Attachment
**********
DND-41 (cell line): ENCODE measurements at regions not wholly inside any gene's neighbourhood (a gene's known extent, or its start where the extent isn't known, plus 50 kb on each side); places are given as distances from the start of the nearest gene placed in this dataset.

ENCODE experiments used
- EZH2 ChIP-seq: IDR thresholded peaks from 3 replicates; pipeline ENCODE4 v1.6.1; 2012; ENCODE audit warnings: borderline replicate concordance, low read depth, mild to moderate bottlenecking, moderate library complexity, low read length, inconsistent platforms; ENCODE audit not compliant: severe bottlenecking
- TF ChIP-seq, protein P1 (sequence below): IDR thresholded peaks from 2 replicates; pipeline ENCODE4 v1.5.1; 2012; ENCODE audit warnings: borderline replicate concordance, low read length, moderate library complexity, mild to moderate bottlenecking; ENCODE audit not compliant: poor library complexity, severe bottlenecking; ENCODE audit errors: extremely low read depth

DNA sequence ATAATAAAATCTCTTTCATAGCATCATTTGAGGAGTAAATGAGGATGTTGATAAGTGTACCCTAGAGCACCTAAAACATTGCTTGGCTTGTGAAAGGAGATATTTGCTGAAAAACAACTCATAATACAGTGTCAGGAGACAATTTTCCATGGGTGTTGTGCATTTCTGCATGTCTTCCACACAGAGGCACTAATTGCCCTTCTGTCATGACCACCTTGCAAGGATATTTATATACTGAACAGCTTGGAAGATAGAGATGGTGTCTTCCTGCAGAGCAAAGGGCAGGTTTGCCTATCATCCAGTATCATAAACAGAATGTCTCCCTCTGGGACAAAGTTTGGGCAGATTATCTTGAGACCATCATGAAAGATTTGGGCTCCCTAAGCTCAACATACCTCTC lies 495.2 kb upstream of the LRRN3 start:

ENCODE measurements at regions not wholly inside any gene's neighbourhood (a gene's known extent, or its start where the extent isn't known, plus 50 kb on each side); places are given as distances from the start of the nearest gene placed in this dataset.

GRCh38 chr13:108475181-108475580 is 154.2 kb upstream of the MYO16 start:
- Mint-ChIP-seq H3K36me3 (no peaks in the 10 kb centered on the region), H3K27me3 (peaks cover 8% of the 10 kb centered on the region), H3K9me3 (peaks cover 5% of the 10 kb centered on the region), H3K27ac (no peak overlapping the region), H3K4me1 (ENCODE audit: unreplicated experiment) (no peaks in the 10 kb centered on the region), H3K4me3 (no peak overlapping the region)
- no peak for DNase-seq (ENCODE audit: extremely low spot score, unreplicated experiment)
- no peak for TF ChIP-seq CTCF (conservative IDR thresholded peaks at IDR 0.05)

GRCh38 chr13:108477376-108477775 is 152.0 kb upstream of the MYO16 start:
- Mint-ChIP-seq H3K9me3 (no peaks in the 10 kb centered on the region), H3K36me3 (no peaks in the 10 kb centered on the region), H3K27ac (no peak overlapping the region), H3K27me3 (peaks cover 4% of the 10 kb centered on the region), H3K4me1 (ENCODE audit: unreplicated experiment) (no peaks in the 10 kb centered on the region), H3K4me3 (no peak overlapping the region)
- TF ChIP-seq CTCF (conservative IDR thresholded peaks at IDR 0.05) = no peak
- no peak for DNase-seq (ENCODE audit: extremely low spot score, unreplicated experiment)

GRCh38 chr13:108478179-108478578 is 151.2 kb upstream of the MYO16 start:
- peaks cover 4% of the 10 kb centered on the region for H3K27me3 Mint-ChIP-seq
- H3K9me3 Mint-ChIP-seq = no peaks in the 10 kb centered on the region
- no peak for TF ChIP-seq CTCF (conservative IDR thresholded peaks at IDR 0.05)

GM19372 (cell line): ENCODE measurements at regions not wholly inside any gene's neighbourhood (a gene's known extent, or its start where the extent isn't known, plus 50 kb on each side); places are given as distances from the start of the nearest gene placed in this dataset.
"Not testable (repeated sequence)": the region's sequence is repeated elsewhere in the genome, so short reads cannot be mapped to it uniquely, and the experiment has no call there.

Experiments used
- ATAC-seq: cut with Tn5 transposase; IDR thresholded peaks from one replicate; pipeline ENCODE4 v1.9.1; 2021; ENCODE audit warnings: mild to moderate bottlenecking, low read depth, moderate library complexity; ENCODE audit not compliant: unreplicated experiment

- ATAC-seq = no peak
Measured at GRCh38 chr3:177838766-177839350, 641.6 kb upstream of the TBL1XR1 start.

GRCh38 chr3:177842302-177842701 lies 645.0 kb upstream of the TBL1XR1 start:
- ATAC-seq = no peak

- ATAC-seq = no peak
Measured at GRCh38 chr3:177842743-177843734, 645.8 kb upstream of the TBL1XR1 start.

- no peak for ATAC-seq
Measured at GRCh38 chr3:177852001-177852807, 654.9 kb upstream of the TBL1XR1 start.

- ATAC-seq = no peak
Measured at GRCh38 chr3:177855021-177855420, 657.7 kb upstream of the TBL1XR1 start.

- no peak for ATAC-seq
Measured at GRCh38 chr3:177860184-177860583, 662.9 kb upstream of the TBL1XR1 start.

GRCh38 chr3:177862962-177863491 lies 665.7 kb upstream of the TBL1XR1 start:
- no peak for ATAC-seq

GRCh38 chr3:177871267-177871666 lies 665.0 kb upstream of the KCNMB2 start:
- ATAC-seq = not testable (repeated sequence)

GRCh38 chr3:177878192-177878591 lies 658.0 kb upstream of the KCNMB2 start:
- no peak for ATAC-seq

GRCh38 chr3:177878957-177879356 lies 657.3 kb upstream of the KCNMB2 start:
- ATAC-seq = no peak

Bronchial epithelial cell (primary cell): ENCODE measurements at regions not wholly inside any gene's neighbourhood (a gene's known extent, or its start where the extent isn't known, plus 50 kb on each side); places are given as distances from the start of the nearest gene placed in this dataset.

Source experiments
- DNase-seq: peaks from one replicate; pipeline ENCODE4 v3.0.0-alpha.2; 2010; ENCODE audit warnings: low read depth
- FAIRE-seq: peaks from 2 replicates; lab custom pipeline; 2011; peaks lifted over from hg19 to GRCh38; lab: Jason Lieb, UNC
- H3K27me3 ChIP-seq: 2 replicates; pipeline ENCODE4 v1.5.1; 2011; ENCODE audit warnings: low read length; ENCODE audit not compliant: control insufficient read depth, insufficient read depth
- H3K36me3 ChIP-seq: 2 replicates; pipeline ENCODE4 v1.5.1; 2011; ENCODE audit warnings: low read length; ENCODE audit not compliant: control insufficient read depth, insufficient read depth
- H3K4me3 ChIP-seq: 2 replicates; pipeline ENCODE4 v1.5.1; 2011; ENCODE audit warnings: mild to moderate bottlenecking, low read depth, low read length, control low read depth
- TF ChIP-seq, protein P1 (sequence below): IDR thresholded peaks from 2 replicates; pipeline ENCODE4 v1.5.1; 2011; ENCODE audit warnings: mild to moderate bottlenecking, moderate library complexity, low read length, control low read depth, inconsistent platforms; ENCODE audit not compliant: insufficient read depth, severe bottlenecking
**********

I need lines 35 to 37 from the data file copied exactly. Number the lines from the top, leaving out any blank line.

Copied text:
GRCh38 chr3:177862962-177863491 lies 665.7 kb upstream of the TBL1XR1 start:
- no peak for ATAC-seq

GRCh38 chr3:177871267-177871666 lies 665.0 kb upstream of the KCNMB2 start: